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The Myth of the Subjectless Sentence

The very first time they present an apparently subjectless sentence, all Japanese language textbooks should have large warnings printed in red: You Are Now Entering the Twilight Zone It is here, more than anywhere else, that the language suddenly begins ...
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All About Japanese Particles: に (ni) – 2

[Serie: All About Japanese Particles] Note: Ni commnly follows darō, deshō, and V-tarō, and essentially has the same meaning as no ni (#30, no. ), although the latter is more common. 1. Expresses regret that something is over and can't ...
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All About Japanese Particles: ものか (mono ka)

[Serie: All About Japanese Particles] Note: Men tend to use the forms mono ka and mon ka, women mono desu ka and  mon desu ka. 1. Emphasizes a determination not to do something by means of a rhetorical question. あんな所、もう行くもんか。 ...
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All About Japanese Particles: ぞ (zo)

[Serie: All About Japanese Particles] Note: Zo adds force to a sentence in a more emphatic manner than ze (#66). Used mostly by men. 1. Indicates a command or threat. そろそろ会議を始めるぞ。 Sorosoro kaigi o hajimeru zo. Let's get the meeting ...
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All About Japanese Particles: ぜ (ze)

[Serie: All About Japanese Particles] Note: Adds force to a sentence. When it overlaps with zo (#67), it is somewhat less emphatic. Ze is used mostly by men. 1. Used to make a declaration to someone or underscore a point ...
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All About Japanese Particles: もの (mono)

[Serie: All About Japanese Particles] Note: The primary meaning of mono as a sentence-ending particle is "because" or "the reason is,", and in the individual usages below, with their special connotations, this meaning is still vaguely felt. 1. Indicates an ...
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All About Japanese Particles: い (-i)

[Serie: All About Japanese Particles] 1. Following da or ka, indicates an informal question. Used mostly by men. どうして新宿まで行ったんだい。 Dō shite Shinjuku made itta-n dai. Why'd you go as far as [all the way to] Shinjuku? 昨日どこで飲んだんだい。 Kinō doko de ...
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All About Japanese Particles: ってば (-tteba)

[Serie: All About Japanese Particles] 1. Indicates annoyance with another person. 明日までにできなければ困るってば。 Ashita made ni dekinakereba komaru-tteba. I'm telling you, there's going to be trouble if it's not done by tomorrow. 来年では遅すぎるってば。 Rainen de wa ososugiru-tteba. Next year will be ...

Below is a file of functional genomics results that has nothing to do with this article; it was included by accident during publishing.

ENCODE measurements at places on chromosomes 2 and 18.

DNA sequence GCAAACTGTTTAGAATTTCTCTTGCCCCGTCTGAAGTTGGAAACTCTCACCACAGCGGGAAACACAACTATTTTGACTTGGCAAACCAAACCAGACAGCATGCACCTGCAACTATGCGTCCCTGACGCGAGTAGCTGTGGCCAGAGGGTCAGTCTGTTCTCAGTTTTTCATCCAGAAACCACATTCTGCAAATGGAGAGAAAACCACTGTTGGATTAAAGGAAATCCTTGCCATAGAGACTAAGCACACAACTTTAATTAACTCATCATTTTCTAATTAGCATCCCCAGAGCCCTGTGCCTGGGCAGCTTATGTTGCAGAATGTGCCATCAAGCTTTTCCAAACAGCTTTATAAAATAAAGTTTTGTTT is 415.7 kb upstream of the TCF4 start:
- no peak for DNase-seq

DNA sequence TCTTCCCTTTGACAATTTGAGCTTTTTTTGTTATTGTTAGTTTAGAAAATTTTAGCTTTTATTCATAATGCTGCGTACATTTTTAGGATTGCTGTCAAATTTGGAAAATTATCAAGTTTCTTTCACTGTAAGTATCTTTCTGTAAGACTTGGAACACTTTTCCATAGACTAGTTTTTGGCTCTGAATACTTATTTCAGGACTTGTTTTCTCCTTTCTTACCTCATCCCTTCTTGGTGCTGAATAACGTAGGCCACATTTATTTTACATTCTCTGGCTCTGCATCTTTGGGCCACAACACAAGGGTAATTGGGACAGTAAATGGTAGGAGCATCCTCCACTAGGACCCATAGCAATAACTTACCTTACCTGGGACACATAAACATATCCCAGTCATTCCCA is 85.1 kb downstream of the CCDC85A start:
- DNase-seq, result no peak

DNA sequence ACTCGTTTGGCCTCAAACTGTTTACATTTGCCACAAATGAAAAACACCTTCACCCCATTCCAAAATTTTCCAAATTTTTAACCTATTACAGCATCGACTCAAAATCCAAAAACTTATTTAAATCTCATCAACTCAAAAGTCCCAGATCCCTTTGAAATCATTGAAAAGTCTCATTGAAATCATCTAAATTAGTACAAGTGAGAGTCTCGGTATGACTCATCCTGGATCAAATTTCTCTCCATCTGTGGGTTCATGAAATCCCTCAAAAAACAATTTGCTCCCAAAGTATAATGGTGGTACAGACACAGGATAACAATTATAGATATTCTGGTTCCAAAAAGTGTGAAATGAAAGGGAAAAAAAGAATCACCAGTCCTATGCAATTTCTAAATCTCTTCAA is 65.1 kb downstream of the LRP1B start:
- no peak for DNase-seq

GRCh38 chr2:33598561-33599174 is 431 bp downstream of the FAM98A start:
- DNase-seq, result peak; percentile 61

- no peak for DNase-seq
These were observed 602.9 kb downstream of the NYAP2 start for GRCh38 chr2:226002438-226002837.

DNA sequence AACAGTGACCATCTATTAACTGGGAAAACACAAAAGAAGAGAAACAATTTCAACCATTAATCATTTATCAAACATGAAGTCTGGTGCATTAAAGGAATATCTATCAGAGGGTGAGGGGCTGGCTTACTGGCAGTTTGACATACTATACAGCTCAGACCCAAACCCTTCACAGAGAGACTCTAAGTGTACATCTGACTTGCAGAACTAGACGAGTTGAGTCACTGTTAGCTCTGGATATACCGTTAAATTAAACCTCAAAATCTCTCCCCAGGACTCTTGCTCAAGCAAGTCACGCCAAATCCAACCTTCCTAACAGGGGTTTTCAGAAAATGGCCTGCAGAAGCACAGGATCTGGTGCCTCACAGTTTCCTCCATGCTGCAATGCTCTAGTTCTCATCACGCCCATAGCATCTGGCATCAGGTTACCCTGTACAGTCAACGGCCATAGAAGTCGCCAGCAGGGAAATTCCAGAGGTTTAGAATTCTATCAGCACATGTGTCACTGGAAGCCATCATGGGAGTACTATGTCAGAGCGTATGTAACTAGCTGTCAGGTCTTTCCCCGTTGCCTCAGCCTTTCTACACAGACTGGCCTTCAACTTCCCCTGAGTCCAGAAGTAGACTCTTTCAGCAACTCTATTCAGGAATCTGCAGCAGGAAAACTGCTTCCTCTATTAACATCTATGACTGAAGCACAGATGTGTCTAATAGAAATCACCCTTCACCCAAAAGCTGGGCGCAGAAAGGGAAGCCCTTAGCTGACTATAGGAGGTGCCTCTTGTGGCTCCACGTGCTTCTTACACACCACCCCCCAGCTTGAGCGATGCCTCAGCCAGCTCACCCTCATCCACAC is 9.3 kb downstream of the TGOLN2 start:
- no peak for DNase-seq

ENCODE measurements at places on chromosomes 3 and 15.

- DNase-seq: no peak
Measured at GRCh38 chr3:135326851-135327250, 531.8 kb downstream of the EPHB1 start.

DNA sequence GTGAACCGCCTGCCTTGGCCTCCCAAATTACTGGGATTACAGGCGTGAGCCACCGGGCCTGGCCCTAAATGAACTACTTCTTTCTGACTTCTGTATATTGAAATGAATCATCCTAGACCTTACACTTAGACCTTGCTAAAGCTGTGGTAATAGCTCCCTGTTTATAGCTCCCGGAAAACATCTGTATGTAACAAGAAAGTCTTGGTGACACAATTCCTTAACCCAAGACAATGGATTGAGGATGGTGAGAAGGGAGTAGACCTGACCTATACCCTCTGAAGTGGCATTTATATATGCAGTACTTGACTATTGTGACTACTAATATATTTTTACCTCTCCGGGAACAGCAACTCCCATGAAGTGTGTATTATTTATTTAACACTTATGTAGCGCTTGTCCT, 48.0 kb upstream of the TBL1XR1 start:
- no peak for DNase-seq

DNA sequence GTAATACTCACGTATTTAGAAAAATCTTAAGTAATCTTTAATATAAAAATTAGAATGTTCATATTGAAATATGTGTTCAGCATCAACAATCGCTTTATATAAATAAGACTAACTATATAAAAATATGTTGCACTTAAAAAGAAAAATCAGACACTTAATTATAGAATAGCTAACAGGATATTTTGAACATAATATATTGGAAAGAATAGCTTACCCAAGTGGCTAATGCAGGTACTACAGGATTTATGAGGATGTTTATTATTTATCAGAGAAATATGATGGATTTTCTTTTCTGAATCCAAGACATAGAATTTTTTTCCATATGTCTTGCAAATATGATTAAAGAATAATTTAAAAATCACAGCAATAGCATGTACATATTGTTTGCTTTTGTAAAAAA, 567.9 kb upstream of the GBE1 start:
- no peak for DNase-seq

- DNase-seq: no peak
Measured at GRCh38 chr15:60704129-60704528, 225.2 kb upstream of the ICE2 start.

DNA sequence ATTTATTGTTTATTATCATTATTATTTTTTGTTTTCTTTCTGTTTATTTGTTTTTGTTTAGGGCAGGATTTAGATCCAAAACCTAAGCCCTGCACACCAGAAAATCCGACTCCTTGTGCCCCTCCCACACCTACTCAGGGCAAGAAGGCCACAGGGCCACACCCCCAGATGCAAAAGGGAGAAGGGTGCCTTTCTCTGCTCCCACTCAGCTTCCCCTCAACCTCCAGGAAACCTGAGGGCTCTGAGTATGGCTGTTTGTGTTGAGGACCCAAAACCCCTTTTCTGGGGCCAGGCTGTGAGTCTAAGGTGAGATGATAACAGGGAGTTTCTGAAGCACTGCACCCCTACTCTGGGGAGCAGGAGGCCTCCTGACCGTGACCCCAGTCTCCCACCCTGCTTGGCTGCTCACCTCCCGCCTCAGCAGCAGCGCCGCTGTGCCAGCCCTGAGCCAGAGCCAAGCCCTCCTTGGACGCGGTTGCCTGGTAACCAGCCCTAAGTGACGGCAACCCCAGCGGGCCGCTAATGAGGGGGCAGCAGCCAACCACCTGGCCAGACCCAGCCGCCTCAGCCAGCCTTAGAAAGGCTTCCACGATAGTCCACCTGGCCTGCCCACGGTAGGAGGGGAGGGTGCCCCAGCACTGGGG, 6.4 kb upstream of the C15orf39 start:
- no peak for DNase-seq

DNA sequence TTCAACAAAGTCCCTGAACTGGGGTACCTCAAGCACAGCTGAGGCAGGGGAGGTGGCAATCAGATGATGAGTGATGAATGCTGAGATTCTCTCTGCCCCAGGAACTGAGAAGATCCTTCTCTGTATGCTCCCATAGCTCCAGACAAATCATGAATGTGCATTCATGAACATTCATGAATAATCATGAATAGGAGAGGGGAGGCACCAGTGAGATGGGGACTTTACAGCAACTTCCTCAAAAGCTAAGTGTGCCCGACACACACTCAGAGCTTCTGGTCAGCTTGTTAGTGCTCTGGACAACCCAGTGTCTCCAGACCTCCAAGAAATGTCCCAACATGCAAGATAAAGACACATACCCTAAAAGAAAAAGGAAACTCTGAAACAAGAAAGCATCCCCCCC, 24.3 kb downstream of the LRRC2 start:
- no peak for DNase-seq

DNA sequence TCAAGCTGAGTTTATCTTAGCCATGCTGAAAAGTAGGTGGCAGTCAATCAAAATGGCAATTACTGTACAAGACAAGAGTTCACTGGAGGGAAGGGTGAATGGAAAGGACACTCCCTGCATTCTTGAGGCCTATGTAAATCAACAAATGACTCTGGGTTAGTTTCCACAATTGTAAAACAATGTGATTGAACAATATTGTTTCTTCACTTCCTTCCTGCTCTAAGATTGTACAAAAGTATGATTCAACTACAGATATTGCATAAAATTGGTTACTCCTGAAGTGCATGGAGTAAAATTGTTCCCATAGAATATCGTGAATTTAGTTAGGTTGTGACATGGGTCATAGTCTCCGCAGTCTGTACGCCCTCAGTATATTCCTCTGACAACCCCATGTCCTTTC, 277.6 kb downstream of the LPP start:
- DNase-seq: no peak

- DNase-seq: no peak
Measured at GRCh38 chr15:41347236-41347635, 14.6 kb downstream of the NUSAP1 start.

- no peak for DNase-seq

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All About Japanese Particles: っけ (-kke)

[Serie: All About Japanese Particles] Note: -Kke follows V-ta and Adj-ta forms. In feminine speech, the verbs forms tend to be desu, deshita, and V-mashita. 1. Indicates a muted question in cases when there is information shared with an interlocutor ...
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All About Japanese Particles: こと (koto)

[Serie: All About Japanese Particles] Note: Koto, as a sentence ending particle, is used mainly by women. 1. Indicates emotion. この花の色の美しいこと。 Kono hana no iro no utsukushii koto. What an exquisite color this flower has! 美味しいお料理ですこと。 Oishii oryōri desu koto ...
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All About Japanese Particles: さ (sa)

[Serie: All About Japanese Particles] 1. Softens an assertion. Used mostly by men. 明日の高橋さんのパーティーには、もちろん行くさ。 Ashita no Takahashi-san no pātī ni wa, mochiron iku sa. I'm going to Takahashi's party tomorrow, of course. それより、こっちのセーターの方が大きいさ。 Sore yori, kotchi no sētā no hō ...
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All About Japanese Particles: な (na)

[Serie: All About Japanese Particles] 1. Indicates emotion. Mostly used by men. Note: Na in this usage is often lengthened to nā. あの人はすばらしいなあ。 Ano hito wa subarashii nā. She's really great [something]! きれいな星だなあ。 Kirei na hoshi da nā. What a ...
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